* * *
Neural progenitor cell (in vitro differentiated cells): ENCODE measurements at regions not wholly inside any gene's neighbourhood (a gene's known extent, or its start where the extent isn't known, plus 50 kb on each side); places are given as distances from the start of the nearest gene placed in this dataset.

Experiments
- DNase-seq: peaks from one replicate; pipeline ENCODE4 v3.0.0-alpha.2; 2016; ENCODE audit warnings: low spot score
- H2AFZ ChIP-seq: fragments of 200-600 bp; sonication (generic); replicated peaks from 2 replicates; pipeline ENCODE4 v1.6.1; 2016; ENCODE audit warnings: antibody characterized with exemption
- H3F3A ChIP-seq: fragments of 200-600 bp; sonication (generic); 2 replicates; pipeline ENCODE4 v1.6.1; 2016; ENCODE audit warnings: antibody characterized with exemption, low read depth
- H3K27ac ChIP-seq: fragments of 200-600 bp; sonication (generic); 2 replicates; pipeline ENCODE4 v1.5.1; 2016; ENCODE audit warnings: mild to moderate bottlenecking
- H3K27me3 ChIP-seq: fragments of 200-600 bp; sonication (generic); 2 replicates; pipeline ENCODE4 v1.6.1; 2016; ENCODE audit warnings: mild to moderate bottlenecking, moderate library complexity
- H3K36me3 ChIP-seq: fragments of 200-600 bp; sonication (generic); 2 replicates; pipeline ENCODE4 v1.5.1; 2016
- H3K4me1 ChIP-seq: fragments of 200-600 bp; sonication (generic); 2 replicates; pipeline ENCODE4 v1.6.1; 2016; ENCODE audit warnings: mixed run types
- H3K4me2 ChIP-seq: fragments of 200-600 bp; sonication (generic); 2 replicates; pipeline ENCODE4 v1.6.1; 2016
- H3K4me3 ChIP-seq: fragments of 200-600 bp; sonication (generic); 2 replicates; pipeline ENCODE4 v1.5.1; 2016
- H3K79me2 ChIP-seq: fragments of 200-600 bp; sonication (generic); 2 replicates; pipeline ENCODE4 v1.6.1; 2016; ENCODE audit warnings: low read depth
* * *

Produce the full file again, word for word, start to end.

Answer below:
Neural progenitor cell (in vitro differentiated cells): ENCODE measurements at regions not wholly inside any gene's neighbourhood (a gene's known extent, or its start where the extent isn't known, plus 50 kb on each side); places are given as distances from the start of the nearest gene placed in this dataset.

Experiments
- DNase-seq: peaks from one replicate; pipeline ENCODE4 v3.0.0-alpha.2; 2016; ENCODE audit warnings: low spot score
- H2AFZ ChIP-seq: fragments of 200-600 bp; sonication (generic); replicated peaks from 2 replicates; pipeline ENCODE4 v1.6.1; 2016; ENCODE audit warnings: antibody characterized with exemption
- H3F3A ChIP-seq: fragments of 200-600 bp; sonication (generic); 2 replicates; pipeline ENCODE4 v1.6.1; 2016; ENCODE audit warnings: antibody characterized with exemption, low read depth
- H3K27ac ChIP-seq: fragments of 200-600 bp; sonication (generic); 2 replicates; pipeline ENCODE4 v1.5.1; 2016; ENCODE audit warnings: mild to moderate bottlenecking
- H3K27me3 ChIP-seq: fragments of 200-600 bp; sonication (generic); 2 replicates; pipeline ENCODE4 v1.6.1; 2016; ENCODE audit warnings: mild to moderate bottlenecking, moderate library complexity
- H3K36me3 ChIP-seq: fragments of 200-600 bp; sonication (generic); 2 replicates; pipeline ENCODE4 v1.5.1; 2016
- H3K4me1 ChIP-seq: fragments of 200-600 bp; sonication (generic); 2 replicates; pipeline ENCODE4 v1.6.1; 2016; ENCODE audit warnings: mixed run types
- H3K4me2 ChIP-seq: fragments of 200-600 bp; sonication (generic); 2 replicates; pipeline ENCODE4 v1.6.1; 2016
- H3K4me3 ChIP-seq: fragments of 200-600 bp; sonication (generic); 2 replicates; pipeline ENCODE4 v1.5.1; 2016
- H3K79me2 ChIP-seq: fragments of 200-600 bp; sonication (generic); 2 replicates; pipeline ENCODE4 v1.6.1; 2016; ENCODE audit warnings: low read depth